Trex with barely a 1/16 gap in between boards

I have a job that has trex with about a 1/16" gap. That gap is jammed full with dog hair and debris. Too much for a putty knife to easily remove and the trex is too soft to try to use pressure to blast it out. Any one have a tip for me? Initial thoughts would be a dremmel or even a circular saw to cut through. Problem is that its so full that she has no drainage. Gotta figure something out for her

Tim is the deck level?? I could not clean a deck and get it to drain… Had to level the deck back up and the boards had gaps to drain then.

Its not completely level, but its the stuff in the gaps thats preventing it from draining. Cust stated that it was a skating rink over winter. I need to figure out how to clear the gaps.

Figure about four dollars a square foot labor to remove and reinstall the boards. Plus the cost to replace any boards that are not reusable. She didn’t have enough money to pay to have it done properly the first time, but she’ll have to find the money to pay to have it re-done properly.

Not every job is our job. Not every customer is our customer. He said in love :slight_smile:

Awesome idea Tim, thank you!

This customer has been a customer of mine for various reasons for almost 13 years. I will go above and beyond for her.

I respect that and can appreciate your dedication to the relationship. You just will be hating life when you realize that you’re working for $20 an hour.

There is plenty of work to do at the house as to where I can keep myself busy and have one of my guys working on that till I’m ready to clean it. I can pay my guy and still make a profit on it.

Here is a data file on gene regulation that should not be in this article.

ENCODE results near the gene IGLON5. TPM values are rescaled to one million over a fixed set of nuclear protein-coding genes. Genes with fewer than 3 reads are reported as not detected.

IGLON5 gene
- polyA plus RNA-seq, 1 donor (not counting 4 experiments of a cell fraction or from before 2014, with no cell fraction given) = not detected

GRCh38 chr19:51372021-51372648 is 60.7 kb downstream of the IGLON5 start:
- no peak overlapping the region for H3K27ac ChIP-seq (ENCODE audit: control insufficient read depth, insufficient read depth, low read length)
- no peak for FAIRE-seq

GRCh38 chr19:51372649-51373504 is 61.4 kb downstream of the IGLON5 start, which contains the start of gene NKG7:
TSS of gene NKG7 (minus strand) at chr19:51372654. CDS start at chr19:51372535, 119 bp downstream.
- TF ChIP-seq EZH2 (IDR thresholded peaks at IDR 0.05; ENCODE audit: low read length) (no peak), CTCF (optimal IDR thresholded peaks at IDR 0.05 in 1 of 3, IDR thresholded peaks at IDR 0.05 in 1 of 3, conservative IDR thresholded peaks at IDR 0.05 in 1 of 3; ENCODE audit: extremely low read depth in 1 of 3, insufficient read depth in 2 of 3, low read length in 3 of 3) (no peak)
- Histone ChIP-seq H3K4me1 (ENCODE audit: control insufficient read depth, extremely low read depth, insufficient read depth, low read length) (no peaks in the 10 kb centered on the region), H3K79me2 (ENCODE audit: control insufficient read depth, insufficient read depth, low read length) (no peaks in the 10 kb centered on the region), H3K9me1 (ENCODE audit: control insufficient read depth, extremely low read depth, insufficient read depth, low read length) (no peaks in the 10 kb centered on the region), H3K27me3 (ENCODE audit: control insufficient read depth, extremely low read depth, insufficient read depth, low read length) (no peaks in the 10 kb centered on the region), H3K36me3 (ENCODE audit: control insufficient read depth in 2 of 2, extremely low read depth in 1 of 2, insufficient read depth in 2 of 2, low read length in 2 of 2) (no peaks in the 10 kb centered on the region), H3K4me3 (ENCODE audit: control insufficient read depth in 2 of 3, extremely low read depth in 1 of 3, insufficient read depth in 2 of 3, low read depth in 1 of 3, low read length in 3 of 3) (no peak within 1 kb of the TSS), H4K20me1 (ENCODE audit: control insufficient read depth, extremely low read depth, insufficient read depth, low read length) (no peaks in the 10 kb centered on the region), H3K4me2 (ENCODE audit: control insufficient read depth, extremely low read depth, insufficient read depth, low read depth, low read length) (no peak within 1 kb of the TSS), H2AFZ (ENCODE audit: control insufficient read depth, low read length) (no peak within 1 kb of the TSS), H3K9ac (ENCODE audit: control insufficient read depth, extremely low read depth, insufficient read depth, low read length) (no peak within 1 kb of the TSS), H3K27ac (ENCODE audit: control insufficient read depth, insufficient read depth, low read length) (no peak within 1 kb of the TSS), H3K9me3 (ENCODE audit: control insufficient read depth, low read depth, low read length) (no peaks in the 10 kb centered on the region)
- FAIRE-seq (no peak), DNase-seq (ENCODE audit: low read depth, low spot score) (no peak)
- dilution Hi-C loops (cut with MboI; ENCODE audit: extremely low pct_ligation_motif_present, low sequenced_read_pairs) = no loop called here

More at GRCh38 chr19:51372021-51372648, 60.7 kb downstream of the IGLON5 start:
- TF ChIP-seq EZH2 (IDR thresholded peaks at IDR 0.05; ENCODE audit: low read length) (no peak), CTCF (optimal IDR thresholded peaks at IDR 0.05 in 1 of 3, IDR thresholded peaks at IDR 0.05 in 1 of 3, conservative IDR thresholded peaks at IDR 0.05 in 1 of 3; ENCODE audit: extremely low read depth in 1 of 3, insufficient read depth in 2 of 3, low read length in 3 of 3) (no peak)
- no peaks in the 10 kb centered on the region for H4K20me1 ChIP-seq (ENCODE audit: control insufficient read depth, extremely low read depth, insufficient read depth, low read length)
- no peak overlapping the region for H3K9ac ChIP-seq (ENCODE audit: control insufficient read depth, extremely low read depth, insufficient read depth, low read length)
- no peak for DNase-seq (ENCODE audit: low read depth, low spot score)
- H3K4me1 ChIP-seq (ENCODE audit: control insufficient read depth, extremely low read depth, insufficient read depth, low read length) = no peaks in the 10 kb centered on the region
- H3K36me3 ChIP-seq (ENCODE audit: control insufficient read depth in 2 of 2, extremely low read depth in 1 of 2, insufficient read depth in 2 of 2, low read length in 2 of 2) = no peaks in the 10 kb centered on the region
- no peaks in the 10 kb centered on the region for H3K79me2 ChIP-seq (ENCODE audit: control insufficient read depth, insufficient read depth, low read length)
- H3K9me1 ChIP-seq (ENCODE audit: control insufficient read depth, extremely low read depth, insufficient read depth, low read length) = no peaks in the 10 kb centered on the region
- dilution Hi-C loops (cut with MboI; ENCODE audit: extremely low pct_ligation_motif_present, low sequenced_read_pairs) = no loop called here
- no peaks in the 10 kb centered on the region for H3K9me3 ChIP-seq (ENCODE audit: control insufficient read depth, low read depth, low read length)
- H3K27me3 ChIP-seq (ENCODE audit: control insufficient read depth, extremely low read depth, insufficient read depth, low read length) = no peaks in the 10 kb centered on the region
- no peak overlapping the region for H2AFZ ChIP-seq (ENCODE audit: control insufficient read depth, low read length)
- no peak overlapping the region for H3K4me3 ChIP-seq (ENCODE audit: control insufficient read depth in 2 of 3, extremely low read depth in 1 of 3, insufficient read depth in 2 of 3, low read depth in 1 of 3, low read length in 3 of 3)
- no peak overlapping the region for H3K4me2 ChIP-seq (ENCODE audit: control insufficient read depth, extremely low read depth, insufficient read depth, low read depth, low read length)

Sometimes it’s not about money…

On a side note, if I took Trex off a deck it would stay off. Put real wood down and apply some Ready Seal or Armstrong Clark.

Air compressor? Blow it out?

Does your area require a license for home repair? Are you properly insured for this kind of work?

They do but if I’m not technically repairing it, just lifting the board and putting it back down, would I still need a contractors license?

She must be a hottie for you to go above and beyond for her:) J/K couldn’t resist. Going above and beyond for someone us admirable but it could end up being your disaster where you now unfortunately our “Married to the job” where in the end the headache wasn’t worth the money you’ll get paid for this. Just to keep your worker busy can also cost you money. Been there and done that.

Unless you have excellent carpenter skills, like we tell our customers to hire us the professionals in Powerwashing, you may want to tell her to hire the “Professionals” who build/fix decks. Getting the job done right for a good customer is what they want the most. To them it’s not about paying the least which is probably why your there in the first place because you clean the right way which brings excellent results cause you are the “Professional” in that field.

I’m not sure why you couldn’t clean it like it is. I’ve cleaned 2 trex decks myself with ZERO gap inbetween the boards. You just have to rinse the mess out of them.

Does it drain when it rains? Probably not…

The stuff in the gap is completely impacted. Won’t blow out, couldnt pick it out with a putty knife without considerable effort. Its so impacted that the water doesnt drain through either. I think Tim had the best idea, but If anyone else has any ideas I welcome them too

From Mass HIC, for what it’s worth.

“residential contracting is defined as the reconstruction, alteration, renovation, repair, modernization, conversion, improvement, removal or demolition or the construction of an addition to any pre-existing, owner-occupied building containing. . . .”

Painters tool. Linoleum knife. Zero tip from below.

I don’t see the need for excellent carpenter skills to back a screw out of a board, lift it, then screw it back down. I know sometimes going above an beyond can be troublesome but for a customer of so long, I have trouble saying no

It’s just a wire to run says the unlicensed electrician…

Lol. I was a framer for a couple years, no one was ever shocked or was there an electrical fire as the result of anything that I’ve built. Only person to that ever came close to getting hurt was my brother who was standing too close while I was building a wall and the nail gun double bounced and he got hit by a stray nail.

I don’t think anyone is questioning your carpenter skills, just was saying about the part about being licensed to do it or have a building permit if required